To get the code to override the kill-switch to save Rocket’s life, they fly to Orgocorp’s headquarters, an organic, gelatinous thingamajig in space, and with the help of the second version of Gamora (Zoe Saldana), who is now a Ravager (i.e., space pirate), they have to sneak inside, dodge various corporate security, led by Nathan Fillion, get into fights, etc. It’s fun. Oddly, the exposition on how they’re going to do this is given to us by Sylvester Stallone. Sly’s got talents but delivering exposition isn’t one of them. Anyway, they get what they need, but it wasn’t what they needed, so now they have to go to Counter-Earth, a “perfect society” that the High Evolutionary is creating with animal organisms that he has super-evolved into human-like states. Which, yeah, feels a little Dr. Moreau/“Island of Lost Souls.”

Landing their ship into a kind of ’90s suburbia, they’re aided by a bat family, then take off for the big corporate headquarters. Everyone is telling Star Lord he’s falling into a trap but he keeps insisting it’s a face-off, and they keep insisting it’s not a face-off if one side is way more powerful. Turns out Star Lord is kind of right—they jump out of corporate HQ with their maguffin and get what they need. It also turns out to be a pun from Gunn. In flashbacks we see the moment Rocket becomes Rocket—when he realizes he and his friends are going to be disposed of and plots their escape. The friends all die (Lylla's death scene is truly poignant) but Rocket attacks the High Evolutionary before flying out into the great blue sky he’d always dreamed of—but in that attack, we find out later, he’d clawed off the High Evolutionary’s face. For most of the movie, the dude is wearing a mask. So yes: face off.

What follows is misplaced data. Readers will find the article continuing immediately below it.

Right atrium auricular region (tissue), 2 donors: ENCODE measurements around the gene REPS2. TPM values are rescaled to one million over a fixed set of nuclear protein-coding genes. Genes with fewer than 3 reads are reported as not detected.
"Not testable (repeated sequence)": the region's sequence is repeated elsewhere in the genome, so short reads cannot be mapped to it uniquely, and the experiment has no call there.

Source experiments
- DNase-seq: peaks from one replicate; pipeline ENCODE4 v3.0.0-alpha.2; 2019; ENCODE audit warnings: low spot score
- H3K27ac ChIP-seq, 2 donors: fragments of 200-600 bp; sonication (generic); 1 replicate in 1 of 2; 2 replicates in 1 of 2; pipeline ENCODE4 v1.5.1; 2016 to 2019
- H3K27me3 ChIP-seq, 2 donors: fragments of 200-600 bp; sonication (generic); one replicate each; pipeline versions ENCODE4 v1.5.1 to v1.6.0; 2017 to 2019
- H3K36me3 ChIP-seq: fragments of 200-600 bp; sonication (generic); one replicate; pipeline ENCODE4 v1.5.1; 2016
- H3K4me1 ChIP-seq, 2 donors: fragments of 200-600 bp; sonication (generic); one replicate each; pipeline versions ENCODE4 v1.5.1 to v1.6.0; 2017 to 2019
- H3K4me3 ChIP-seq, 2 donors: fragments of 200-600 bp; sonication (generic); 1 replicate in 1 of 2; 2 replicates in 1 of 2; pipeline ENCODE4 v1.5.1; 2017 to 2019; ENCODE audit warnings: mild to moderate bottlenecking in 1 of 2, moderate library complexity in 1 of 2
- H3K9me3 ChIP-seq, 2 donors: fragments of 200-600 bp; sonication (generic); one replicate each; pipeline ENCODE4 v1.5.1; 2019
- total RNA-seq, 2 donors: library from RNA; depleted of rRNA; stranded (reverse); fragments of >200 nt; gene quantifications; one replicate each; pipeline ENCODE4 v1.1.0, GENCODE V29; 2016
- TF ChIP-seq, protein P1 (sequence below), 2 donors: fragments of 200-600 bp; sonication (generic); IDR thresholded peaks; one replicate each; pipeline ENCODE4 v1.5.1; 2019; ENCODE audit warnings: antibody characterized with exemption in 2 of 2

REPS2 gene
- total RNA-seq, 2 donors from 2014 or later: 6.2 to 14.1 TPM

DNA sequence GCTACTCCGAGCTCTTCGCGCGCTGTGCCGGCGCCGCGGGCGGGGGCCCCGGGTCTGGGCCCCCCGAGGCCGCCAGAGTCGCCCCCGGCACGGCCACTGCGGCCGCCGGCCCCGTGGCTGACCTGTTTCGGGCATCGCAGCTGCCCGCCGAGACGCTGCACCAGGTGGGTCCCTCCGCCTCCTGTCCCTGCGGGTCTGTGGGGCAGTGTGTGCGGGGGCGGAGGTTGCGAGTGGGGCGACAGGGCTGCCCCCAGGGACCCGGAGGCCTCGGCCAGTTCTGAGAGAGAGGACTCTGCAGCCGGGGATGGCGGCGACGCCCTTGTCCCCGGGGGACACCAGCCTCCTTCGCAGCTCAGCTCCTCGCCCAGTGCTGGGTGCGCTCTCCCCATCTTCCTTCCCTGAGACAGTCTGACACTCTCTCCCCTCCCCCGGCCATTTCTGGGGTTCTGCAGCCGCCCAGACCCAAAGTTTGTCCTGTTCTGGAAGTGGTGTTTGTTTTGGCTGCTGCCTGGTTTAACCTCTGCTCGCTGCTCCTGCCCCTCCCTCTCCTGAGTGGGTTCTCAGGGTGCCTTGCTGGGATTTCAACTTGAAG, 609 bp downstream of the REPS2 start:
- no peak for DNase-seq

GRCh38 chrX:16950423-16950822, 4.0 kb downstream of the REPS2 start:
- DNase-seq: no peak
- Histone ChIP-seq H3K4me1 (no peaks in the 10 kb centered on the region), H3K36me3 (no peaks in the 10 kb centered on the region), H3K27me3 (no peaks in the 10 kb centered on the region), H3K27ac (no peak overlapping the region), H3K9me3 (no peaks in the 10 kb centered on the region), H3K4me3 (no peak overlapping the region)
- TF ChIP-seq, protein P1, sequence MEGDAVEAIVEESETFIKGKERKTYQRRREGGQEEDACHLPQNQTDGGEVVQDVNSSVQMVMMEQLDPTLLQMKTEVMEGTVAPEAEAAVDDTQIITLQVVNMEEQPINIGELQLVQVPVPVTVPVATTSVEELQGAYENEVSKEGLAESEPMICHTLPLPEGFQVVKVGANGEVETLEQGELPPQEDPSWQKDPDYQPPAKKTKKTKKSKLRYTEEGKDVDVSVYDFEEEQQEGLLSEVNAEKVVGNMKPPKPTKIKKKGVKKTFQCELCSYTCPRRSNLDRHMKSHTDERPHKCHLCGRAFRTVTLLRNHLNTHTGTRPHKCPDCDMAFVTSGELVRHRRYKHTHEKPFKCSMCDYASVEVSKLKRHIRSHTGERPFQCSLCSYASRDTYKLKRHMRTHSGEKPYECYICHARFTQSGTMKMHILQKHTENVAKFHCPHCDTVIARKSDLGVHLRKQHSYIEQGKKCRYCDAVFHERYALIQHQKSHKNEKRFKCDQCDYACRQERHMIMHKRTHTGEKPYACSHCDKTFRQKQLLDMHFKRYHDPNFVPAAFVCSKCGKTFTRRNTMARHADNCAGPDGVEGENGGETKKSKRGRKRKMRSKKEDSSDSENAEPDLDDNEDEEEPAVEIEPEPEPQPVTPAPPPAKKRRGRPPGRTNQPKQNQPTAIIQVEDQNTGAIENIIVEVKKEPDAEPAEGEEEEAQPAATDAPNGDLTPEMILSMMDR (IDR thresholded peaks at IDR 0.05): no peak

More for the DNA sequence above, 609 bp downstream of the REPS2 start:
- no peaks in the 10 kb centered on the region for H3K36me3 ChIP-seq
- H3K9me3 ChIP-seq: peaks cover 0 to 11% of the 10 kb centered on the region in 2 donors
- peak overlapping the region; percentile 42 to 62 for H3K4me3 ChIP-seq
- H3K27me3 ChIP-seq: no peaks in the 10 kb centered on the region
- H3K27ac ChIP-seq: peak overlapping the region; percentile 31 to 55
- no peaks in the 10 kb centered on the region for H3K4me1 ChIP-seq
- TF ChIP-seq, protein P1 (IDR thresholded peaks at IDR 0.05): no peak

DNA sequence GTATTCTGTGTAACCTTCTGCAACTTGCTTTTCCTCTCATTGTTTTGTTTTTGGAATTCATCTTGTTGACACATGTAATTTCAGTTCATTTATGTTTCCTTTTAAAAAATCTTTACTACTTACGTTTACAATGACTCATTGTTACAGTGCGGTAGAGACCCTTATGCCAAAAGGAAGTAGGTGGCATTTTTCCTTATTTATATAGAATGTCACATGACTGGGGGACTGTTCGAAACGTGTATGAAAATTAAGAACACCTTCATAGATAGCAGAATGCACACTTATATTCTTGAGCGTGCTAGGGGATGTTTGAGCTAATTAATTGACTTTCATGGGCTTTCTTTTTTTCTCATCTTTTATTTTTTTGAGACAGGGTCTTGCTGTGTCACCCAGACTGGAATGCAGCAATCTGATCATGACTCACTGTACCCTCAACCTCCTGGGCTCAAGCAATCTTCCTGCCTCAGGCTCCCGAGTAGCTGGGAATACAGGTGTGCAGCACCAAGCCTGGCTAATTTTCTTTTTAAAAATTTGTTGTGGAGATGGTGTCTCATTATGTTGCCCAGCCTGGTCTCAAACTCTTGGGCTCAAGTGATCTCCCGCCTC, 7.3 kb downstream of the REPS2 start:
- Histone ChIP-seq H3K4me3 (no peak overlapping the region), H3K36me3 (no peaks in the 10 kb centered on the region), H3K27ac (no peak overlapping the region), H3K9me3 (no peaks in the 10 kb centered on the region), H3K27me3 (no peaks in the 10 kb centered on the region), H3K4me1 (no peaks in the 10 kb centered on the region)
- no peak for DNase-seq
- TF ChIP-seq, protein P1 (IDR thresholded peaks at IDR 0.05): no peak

Because they’re the Guardians, nothing is ever clean. Drax (Dave Bautista) suckers Mantis into going to HQ to rescue Peter and Groot, but now they’re not there, and the HQ is flying off because Counter-Earth is a failure and is being abandoned by the High Evolutionary. And so our heroes have to somehow:

  • Reunite
  • Defeat the superpowerful High Evolutionary
  • Save all the children in cages
  • Save all the animals in cages
  • Realize Drax is smarter than they think
  • Find closure for Rocket’s past
  • Find closure for Peter’s love for Gamora
  • Find closure for Kraglin calling Cosmo, the talking Soviet dog, a “bad dog,” and for Kraglin to master the flute-weapon thingy
  • Allow Warlock to join their community

Whew. It all goes down and everyone dances but it’s a bit much.

But, yes, fuck animal testing. I don’t know how we continue to let this happen.

I have to say, Bautista’s Drax is one of the great, original characters in the Marvel universe, and even in this third iteration they don’t waste him:

Quill: That’s why we’re going to break in!
Drax: And kill anyone who gets in our way!!!
Quill: Not kill anyone!
Drax: Kill a few people.
Quill: Kill no people!
Drax: Kill one guy. One stupid guy no one loves.
Quill: Now you’re just making it sad.

So when did Peter branch out of his 1970s playlist? When he got the Zune last go-round? And why do I know Will Poulter? He was immediately familiar and I couldn’t figure out why. “Detroit”? Was it just that? And trailers for “We’re the Millers”? Oh, “The Revenant”! Third-billed. Probably that. But he seems even more familiar. One wonders if it’s a quality some people have: seeming familiar. I bet it helps.

Post-credits, we get the re-formed “Guardians,” including Warlock, and led by Rocket, and … I just wish they’d let Peter die in space, as he seemed to be doing. It felt like it had the chance to be poignant. But of course not. He’s too valuable. He’s the proprietary tech of Orgocorp.

Early days, not dog days.

Posted at 08:46 AM on Monday October 30, 2023 in category Movie Reviews - 2023